This piece was featured by NBC News
AMMAN, Jordan — At the southern tip of the Dead Sea, Sameer Mahadin recalls when the shoreline was visible from the shaded veranda of his farmhouse. The once 10-minute walk to the water’s edge now takes an hour trekking over cracked, salt-encrusted soil.
The Dead Sea is dying rapidly. The biblical body of water lying between Israel and Jordan is retreating by more than three feet a year, creating sinkholes that swallow up buildings and roads, and forcing the rich seaside landscape on which the tourism industry relies to fade into memory.
It is the saltiest sea on earth. Some experts believe it will be gone by 2050, while others say it will never fully disappear but survive at a fraction of its current size.
But after two decades of discussions about how to resurrect the Dead Sea, there is a glimmer of hope but with a huge price tag: a $1.5-billion project to build a desalination facility in Jordan to transform Red Sea water into drinking water, while pumping the remaining salty brine into the Dead Sea.
Meetings to finalize the technical details and its design are expected within weeks — a major step forward for the project.
There are references to the Dead Sea in the Old Testament and the Quran, making it significant to Christians, Jews and Muslims. One of the oldest known manuscripts of the Hebrew Bible, the Dead Sea Scrolls, were found in the region, and a section of the Jordan River about six miles north of where it flows is also considered the baptism site of Jesus Christ.
The sea is not disappearing without vengeance, though, as roughly 6,000 sinkholes have formed.
“Even the devil is not here,” said water management and environmental engineer Eshak Alguza, as the parched earth that was once underwater crunches and shatters like breaking tiles beneath his feet.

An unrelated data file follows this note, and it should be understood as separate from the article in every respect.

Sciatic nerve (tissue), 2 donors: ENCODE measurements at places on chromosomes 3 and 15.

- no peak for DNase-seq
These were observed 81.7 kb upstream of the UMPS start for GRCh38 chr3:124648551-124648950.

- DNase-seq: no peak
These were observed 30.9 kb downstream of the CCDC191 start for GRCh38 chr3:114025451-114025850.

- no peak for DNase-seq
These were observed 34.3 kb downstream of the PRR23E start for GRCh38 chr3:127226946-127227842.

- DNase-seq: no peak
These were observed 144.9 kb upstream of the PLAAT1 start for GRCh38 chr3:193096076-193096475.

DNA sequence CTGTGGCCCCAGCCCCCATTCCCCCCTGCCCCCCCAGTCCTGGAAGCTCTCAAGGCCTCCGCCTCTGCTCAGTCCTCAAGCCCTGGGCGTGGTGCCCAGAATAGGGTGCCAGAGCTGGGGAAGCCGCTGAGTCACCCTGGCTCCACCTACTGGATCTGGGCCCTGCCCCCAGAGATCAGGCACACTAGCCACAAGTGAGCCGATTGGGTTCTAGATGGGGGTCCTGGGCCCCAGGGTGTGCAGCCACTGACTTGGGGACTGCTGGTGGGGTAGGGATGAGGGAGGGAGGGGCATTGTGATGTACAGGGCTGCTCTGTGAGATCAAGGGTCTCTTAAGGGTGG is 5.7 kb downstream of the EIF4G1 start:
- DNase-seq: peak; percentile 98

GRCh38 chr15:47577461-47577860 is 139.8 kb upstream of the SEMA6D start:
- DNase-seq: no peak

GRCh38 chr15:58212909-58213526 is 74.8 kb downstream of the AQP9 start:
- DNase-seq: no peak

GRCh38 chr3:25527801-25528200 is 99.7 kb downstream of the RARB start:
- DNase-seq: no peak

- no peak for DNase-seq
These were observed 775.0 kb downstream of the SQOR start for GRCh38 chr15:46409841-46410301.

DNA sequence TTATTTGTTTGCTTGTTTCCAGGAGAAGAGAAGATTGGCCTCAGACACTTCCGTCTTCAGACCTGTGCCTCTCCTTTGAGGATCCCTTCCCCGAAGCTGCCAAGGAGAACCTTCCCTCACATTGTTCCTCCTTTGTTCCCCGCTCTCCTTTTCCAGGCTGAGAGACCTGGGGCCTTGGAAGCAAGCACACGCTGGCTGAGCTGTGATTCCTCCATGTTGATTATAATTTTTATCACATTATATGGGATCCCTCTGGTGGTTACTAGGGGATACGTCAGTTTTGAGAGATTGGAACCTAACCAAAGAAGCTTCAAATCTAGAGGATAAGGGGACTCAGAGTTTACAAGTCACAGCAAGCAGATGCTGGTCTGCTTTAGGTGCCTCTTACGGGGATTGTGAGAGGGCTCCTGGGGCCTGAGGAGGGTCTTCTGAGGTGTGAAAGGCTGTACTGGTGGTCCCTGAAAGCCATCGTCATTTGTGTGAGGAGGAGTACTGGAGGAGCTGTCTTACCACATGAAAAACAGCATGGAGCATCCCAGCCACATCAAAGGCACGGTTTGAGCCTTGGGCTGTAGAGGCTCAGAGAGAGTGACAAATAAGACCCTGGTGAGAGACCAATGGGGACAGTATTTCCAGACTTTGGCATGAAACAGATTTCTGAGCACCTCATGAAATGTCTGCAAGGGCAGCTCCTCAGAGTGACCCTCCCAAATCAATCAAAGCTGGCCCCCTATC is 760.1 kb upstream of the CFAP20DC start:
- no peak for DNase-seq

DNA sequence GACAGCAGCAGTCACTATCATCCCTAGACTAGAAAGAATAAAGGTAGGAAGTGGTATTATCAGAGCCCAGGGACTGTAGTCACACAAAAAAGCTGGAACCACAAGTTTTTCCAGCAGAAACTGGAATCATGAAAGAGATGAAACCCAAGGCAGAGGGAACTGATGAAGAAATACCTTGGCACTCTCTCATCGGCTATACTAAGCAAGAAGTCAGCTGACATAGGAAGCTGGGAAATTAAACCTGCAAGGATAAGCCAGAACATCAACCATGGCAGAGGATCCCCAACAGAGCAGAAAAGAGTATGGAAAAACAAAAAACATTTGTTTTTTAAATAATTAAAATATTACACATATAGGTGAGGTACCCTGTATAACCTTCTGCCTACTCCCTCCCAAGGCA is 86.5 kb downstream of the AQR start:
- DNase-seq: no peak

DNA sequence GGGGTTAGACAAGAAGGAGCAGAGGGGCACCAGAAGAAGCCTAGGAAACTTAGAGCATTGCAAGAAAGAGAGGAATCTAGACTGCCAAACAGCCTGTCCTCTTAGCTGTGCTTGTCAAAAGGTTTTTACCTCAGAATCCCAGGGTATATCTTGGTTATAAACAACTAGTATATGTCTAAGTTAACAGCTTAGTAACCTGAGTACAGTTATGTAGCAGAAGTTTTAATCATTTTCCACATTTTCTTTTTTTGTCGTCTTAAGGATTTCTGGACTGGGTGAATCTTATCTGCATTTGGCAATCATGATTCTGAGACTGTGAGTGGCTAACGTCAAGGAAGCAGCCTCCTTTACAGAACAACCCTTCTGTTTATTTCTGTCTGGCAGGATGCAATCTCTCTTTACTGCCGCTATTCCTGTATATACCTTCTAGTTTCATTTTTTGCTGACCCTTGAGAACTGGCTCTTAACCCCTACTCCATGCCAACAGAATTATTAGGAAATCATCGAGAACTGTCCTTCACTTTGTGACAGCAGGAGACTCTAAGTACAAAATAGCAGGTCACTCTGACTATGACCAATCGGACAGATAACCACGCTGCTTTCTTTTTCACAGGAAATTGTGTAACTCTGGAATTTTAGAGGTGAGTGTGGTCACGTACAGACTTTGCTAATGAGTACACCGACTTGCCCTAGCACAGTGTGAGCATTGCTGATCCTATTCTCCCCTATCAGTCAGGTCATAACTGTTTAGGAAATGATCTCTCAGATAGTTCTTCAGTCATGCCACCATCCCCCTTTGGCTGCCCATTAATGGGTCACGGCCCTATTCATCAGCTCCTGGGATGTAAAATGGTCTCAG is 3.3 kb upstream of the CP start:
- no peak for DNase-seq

The heavy price of sinkholes has become apparent both in Jordan and on the sea’s Israeli side.
“This is a man-made catastrophe,”Eshak Alguza, project manager with EcoPeace Middle East.
At least two of the Israel’s beaches and one tourist resort have closed, while parts of Highway 90 have vanished into the earth.
Residents in the community of Ein Gedi have turned into activists, demanding assistance as they watch the land crumble around them. “They feel that their government has abandoned them,” said Clive Lipchin, director of the Transboundary Water Management Center at the Arava Institute in Israel.
There are a multitude of reasons contributing to the decline of the Dead Sea, ranging from damming to mineral extraction. The region’s combative politics are stirred into all of them.
“This is a man-made catastrophe,” said
The sea is fed by the Jordan River and other smaller waterways. Ali Subah, general secretary of Jordan’s water and irrigation ministry, said the flow of the Jordan River has dropped by more than 90 percent from its recorded peak.
The river has been diverted by Israel upstream, while Syria built dams along the Yarmouk River, substantially cutting off the flow that converges with the Jordan.
Data from Jordan’s water ministry shows that rainfall in eight of the 10 years from 2004 to 2014 was below average in volume, depriving rivers and aquifers that rely on it.